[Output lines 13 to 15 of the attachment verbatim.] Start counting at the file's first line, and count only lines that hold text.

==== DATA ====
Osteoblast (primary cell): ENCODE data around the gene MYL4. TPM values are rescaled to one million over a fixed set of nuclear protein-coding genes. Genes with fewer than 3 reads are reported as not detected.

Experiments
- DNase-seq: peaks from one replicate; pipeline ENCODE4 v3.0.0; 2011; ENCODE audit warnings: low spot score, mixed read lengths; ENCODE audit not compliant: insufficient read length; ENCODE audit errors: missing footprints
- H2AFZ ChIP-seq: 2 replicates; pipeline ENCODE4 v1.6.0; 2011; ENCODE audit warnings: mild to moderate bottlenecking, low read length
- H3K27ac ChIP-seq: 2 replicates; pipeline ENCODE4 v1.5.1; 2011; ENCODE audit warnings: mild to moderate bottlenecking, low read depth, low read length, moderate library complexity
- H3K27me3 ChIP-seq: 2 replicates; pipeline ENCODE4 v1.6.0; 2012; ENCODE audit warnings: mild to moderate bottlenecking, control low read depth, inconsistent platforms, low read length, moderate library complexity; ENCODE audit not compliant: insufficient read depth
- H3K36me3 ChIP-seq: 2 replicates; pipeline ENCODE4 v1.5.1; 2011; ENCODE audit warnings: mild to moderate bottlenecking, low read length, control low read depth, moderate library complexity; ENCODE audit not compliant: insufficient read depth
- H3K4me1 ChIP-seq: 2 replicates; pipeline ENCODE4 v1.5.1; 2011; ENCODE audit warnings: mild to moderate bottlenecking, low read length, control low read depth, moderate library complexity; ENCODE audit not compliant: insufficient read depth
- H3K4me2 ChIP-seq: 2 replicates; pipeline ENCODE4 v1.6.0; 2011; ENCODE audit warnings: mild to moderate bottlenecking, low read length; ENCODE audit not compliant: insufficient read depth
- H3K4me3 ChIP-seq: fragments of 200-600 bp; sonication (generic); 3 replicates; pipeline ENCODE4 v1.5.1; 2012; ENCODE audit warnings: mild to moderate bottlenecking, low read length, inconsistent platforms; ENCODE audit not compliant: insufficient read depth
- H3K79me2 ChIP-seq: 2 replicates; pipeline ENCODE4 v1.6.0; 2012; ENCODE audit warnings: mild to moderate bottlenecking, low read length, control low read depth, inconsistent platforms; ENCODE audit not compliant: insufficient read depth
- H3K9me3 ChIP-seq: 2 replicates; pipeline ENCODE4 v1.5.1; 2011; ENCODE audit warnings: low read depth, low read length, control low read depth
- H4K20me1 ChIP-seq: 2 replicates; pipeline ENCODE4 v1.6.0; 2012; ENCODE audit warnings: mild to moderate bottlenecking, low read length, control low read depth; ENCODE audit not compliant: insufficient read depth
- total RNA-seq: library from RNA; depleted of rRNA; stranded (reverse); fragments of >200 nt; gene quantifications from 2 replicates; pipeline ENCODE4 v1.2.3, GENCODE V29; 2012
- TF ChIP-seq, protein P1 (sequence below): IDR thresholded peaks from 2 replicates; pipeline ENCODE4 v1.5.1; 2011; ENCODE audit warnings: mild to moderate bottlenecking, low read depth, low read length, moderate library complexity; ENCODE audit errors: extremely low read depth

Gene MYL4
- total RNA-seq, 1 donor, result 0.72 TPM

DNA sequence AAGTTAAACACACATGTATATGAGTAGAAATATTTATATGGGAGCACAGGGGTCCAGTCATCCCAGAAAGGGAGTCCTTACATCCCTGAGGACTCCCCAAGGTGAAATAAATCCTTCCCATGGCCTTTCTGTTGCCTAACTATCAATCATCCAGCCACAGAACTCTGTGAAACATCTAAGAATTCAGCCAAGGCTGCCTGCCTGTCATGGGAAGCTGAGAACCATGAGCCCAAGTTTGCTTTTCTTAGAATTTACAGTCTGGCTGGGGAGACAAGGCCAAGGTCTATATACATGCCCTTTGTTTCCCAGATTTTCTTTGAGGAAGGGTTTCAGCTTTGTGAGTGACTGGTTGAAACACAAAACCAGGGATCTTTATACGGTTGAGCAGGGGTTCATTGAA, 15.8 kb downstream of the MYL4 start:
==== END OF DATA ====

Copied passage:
- H4K20me1 ChIP-seq: 2 replicates; pipeline ENCODE4 v1.6.0; 2012; ENCODE audit warnings: mild to moderate bottlenecking, low read length, control low read depth; ENCODE audit not compliant: insufficient read depth
- total RNA-seq: library from RNA; depleted of rRNA; stranded (reverse); fragments of >200 nt; gene quantifications from 2 replicates; pipeline ENCODE4 v1.2.3, GENCODE V29; 2012
- TF ChIP-seq, protein P1 (sequence below): IDR thresholded peaks from 2 replicates; pipeline ENCODE4 v1.5.1; 2011; ENCODE audit warnings: mild to moderate bottlenecking, low read depth, low read length, moderate library complexity; ENCODE audit errors: extremely low read depth